By Russell Bennett
What happened at the Narre Warren East Reserve on Thursday night could best be described as like a real-life game of Stick Cricket.
The highly addictive video game effectively has one main aim – for batsmen to score as many runs as possible from each over of an innings, usually 20 overs, by crushing deliveries to, and over, the fence.
Thursday night’s record-breaking performance by Tooradin in the West Gippsland Cricket Association’s Kookaburra Cup Twenty20 competition was exactly that.
Facing a composite side made up of Aura Vale and Gembrook players on the small confines of Narre East, the Seagulls simply went ballistic – particularly marquee player Matthew Cox.
He’s well known as a proven run-scorer for DDCA Turf 1 side Heinz Southern Districts, Kingston Hawthorn in Victorian Premier Cricket, and current club Ashburton.
But what he produced in 54 balls of utter devastation on Thursday simply won’t be repeated for the rest of his career… or most other people’s cricket-watching lifetimes for that matter.
Cox, batting at three, obliterated the undermanned attack to score an unbeaten 176 – including 19 fours and 14 sixes – as he guided the Gulls to a gobsmacking 3/322 from their 20 overs. That’s 16.1 runs per over. Cox’s own strike rate was 325.93.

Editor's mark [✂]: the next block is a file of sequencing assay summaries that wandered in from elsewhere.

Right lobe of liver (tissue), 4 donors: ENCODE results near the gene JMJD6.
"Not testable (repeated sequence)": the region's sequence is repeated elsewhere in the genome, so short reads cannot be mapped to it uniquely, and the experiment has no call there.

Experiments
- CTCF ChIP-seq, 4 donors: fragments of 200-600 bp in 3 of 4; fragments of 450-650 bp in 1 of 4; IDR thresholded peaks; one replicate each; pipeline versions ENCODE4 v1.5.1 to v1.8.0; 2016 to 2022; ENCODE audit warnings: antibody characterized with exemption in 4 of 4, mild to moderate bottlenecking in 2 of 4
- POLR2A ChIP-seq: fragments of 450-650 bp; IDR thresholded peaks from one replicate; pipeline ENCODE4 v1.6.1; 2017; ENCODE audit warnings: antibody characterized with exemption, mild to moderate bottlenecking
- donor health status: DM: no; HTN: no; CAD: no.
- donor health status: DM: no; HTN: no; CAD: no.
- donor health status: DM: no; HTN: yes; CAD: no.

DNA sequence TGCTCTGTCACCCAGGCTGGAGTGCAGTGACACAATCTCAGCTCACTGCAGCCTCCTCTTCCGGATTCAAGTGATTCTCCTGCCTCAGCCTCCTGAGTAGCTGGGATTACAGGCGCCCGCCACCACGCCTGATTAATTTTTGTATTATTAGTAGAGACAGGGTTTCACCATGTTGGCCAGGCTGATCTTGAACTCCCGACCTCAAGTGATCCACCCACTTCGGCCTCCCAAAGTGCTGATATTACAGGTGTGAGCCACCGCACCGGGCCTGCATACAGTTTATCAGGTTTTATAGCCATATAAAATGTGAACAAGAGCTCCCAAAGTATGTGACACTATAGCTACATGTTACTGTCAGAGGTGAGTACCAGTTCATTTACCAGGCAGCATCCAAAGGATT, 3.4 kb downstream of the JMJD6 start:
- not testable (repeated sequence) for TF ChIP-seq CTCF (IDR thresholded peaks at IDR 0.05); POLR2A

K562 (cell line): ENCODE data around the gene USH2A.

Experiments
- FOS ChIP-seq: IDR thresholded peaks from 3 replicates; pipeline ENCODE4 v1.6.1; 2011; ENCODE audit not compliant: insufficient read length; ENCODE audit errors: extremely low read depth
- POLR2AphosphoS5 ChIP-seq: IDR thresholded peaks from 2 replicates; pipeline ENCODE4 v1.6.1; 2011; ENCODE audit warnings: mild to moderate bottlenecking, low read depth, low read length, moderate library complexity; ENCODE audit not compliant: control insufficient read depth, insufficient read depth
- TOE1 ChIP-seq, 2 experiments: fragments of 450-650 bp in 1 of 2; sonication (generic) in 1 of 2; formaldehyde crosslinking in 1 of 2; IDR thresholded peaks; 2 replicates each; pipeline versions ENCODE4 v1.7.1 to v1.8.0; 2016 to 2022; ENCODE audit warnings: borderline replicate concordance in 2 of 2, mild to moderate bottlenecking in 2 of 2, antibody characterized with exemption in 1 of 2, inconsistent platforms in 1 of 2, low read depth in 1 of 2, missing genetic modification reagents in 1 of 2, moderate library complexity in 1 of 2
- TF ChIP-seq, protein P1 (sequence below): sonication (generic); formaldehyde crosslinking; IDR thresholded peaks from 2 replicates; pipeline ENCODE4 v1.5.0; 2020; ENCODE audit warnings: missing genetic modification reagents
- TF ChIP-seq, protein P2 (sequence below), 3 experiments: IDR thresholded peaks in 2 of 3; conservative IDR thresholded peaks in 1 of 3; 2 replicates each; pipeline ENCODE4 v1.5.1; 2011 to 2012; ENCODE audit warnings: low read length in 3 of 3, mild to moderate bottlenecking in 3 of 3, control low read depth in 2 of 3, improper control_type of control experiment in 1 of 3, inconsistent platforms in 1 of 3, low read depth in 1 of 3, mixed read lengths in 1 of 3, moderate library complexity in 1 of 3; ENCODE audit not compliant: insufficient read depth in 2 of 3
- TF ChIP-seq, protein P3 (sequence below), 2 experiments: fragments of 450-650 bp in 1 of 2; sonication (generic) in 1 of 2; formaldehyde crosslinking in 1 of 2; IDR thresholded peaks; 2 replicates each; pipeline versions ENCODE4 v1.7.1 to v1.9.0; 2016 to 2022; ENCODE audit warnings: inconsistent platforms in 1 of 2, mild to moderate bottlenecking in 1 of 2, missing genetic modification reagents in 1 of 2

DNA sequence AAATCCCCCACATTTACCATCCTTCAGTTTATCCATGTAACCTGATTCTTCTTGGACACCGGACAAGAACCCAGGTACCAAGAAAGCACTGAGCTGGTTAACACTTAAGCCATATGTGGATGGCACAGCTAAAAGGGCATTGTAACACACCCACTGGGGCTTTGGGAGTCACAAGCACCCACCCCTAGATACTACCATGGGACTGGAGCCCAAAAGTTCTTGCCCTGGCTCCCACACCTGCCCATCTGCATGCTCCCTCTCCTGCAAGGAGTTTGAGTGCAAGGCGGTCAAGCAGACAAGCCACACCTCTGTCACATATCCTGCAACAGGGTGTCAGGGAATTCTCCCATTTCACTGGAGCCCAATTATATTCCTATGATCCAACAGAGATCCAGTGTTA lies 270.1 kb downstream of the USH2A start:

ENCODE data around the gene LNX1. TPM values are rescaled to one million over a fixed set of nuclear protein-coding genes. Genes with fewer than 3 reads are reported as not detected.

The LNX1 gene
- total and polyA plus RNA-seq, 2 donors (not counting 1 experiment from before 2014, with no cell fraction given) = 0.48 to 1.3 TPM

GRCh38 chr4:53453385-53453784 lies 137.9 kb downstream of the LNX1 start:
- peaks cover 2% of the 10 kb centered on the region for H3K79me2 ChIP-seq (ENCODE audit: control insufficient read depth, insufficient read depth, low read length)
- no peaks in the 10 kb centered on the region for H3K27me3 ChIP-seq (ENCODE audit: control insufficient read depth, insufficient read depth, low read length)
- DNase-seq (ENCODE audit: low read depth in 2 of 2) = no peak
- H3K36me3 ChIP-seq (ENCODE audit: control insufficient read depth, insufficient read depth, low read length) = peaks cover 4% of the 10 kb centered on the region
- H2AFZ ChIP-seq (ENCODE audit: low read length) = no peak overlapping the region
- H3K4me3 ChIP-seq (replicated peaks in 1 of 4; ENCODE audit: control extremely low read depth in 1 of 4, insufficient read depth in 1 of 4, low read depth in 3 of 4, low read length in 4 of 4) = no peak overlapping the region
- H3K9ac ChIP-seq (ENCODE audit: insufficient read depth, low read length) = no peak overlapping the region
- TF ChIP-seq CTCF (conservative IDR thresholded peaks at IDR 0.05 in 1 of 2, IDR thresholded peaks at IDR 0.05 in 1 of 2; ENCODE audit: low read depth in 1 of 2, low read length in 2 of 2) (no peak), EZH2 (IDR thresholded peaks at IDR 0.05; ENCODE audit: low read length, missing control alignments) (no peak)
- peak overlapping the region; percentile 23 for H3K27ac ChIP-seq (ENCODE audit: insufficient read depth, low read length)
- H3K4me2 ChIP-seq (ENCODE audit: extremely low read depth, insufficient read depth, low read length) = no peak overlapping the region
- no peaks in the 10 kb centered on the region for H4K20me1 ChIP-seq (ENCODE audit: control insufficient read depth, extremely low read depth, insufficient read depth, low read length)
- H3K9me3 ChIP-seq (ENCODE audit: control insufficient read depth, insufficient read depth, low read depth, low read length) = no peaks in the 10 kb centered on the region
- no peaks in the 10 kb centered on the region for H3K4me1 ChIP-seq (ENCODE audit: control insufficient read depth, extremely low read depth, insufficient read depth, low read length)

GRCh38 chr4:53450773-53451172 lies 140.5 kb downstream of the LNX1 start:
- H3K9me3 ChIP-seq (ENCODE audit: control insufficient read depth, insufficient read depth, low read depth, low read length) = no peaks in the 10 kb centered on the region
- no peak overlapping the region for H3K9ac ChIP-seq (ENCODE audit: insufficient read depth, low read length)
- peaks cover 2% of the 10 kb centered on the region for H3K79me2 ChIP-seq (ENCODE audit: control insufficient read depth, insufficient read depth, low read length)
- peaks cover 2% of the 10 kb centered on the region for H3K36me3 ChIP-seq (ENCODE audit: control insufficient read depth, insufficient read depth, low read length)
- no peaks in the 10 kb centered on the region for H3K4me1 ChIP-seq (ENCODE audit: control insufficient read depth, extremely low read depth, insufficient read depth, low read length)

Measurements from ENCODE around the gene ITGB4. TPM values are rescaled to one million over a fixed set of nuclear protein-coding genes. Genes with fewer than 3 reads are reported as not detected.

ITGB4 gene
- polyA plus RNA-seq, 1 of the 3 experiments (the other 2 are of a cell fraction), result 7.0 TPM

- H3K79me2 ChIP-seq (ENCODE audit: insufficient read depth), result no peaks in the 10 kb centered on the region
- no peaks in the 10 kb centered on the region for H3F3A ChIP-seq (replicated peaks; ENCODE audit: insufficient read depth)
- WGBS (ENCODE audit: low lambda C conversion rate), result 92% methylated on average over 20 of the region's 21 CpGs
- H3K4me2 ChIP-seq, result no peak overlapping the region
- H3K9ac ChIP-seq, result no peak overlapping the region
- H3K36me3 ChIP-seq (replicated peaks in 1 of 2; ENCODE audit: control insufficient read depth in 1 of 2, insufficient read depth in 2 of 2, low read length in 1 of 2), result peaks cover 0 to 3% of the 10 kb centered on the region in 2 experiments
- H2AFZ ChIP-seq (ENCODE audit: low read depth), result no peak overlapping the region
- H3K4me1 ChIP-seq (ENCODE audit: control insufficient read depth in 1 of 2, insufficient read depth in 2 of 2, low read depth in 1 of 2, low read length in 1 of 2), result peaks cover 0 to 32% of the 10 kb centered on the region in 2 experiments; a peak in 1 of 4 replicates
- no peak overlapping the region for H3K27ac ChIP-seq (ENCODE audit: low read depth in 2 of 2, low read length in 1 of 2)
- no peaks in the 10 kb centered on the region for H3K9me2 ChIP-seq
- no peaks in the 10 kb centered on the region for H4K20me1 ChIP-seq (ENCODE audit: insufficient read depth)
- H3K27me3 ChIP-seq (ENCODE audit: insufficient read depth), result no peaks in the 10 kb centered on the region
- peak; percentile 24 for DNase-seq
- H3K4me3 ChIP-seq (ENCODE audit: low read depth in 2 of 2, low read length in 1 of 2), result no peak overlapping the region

Tooradin favourite sons Aaron Avery (56 not out) and Cal O’Hare (53) also feasted, but in reality just had the best seats in the house for Cox’s ridiculous knock.
Aura Vale/Gembrook, in its reply, reached 140 – a competitive, even winning total in many local T20 matches, but one that fell well short this time around.
The result largely reflected where the respective clubs are at in the WGCA at the moment – Tooradin is a long-time top-flight powerhouse, while both Aura Vale and Gembrook are struggling desperately for numbers week to week. Their combined T20 side this season is testament to that.
Thursday’s result brought into question the format of the Kookaburra Cup, which can pit WGCA Premier sides like Tooradin up against third-tier ‘Sub District’ sides like Gembrook, or even slumping B Grade outfit Aura Vale.
But that’s likely to remain, particularly if – as expected – a seeding format comes in next year to avoid having the likes of Kooweerup and Cardinia facing each other in the opening stages as they have so often in the recent past.
Some have called for the Premier grade to have its own version of the Kookaburra Cup, for which there are monetary prizes on offer.
But under the current structure, any side that’s entered in the competition will have to find a way past the likes of Tooradin, Kooweerup, Pakenham and Cardinia at some point if it’s to advance to the latter stages, and potentially go on to play against some of the best Twenty20 sides in the state later in the season.